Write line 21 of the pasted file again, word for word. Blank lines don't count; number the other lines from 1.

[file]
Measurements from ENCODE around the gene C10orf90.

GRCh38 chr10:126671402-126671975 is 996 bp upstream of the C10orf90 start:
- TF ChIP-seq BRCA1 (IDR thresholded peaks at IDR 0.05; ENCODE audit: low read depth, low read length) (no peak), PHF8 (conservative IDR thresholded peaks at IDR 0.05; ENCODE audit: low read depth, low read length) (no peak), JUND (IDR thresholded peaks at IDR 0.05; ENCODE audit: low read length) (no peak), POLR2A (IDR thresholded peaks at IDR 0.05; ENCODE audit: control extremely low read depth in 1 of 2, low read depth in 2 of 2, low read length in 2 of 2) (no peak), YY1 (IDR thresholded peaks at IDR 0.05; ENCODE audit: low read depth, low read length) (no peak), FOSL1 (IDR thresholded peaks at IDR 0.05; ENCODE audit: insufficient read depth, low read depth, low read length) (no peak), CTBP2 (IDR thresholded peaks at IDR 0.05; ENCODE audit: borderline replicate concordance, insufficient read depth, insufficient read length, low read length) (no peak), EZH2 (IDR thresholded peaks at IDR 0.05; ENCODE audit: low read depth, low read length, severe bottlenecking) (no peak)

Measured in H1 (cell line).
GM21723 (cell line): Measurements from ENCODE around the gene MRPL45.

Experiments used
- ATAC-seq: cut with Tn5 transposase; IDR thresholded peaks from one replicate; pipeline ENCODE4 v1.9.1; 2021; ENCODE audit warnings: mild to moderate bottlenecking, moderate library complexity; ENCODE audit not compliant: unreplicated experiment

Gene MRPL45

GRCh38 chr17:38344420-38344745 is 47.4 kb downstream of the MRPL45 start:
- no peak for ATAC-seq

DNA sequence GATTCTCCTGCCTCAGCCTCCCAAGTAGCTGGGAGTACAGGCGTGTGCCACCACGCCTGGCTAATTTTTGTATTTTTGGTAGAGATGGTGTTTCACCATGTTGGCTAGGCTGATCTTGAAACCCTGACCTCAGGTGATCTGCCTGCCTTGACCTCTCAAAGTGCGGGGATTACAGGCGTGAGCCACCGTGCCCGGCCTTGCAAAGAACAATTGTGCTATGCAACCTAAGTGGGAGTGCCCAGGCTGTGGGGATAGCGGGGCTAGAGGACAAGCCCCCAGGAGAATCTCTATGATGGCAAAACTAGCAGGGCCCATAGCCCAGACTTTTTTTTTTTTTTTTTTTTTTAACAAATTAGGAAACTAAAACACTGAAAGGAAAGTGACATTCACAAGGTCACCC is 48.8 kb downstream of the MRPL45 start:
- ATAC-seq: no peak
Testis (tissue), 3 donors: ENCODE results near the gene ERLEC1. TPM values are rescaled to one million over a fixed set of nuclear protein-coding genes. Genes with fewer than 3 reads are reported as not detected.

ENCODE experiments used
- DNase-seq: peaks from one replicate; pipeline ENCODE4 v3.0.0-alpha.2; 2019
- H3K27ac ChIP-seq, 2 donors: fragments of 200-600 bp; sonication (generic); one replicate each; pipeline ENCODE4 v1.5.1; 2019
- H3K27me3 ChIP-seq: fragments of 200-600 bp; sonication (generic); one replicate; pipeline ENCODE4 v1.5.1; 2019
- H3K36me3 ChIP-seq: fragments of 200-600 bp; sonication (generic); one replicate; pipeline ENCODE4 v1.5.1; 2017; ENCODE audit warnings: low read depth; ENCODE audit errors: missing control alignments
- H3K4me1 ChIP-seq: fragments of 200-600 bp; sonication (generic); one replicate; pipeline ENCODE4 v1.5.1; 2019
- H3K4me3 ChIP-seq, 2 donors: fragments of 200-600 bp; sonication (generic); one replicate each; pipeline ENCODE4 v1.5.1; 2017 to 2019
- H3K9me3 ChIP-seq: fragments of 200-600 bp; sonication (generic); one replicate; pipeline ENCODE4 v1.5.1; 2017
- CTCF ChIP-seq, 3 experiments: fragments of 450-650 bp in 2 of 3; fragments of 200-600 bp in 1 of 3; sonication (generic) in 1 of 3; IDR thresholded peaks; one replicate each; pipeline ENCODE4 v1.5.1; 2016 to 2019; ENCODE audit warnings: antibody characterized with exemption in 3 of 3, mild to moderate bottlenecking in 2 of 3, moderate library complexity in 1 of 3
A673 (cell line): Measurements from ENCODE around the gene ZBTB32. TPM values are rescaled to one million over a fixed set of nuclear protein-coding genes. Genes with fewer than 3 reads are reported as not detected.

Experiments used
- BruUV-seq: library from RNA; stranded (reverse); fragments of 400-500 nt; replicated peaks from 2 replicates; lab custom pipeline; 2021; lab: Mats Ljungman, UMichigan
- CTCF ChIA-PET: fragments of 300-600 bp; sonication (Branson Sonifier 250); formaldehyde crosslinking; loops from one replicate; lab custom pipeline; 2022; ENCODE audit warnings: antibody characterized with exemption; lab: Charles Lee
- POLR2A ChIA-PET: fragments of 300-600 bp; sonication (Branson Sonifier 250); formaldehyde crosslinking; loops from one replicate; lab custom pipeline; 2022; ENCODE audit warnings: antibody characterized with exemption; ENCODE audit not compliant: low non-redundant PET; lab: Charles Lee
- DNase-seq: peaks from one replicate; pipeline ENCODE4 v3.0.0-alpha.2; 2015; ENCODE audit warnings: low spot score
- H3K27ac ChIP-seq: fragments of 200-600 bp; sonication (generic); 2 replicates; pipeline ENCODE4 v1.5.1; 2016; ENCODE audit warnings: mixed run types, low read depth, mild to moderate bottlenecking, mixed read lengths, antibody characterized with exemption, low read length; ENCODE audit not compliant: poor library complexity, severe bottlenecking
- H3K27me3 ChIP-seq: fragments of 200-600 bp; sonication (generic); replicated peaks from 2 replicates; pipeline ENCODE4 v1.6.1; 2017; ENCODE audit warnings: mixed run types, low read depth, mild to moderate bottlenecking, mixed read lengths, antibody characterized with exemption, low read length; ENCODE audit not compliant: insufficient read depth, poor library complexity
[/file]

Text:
- H3K9me3 ChIP-seq: fragments of 200-600 bp; sonication (generic); one replicate; pipeline ENCODE4 v1.5.1; 2017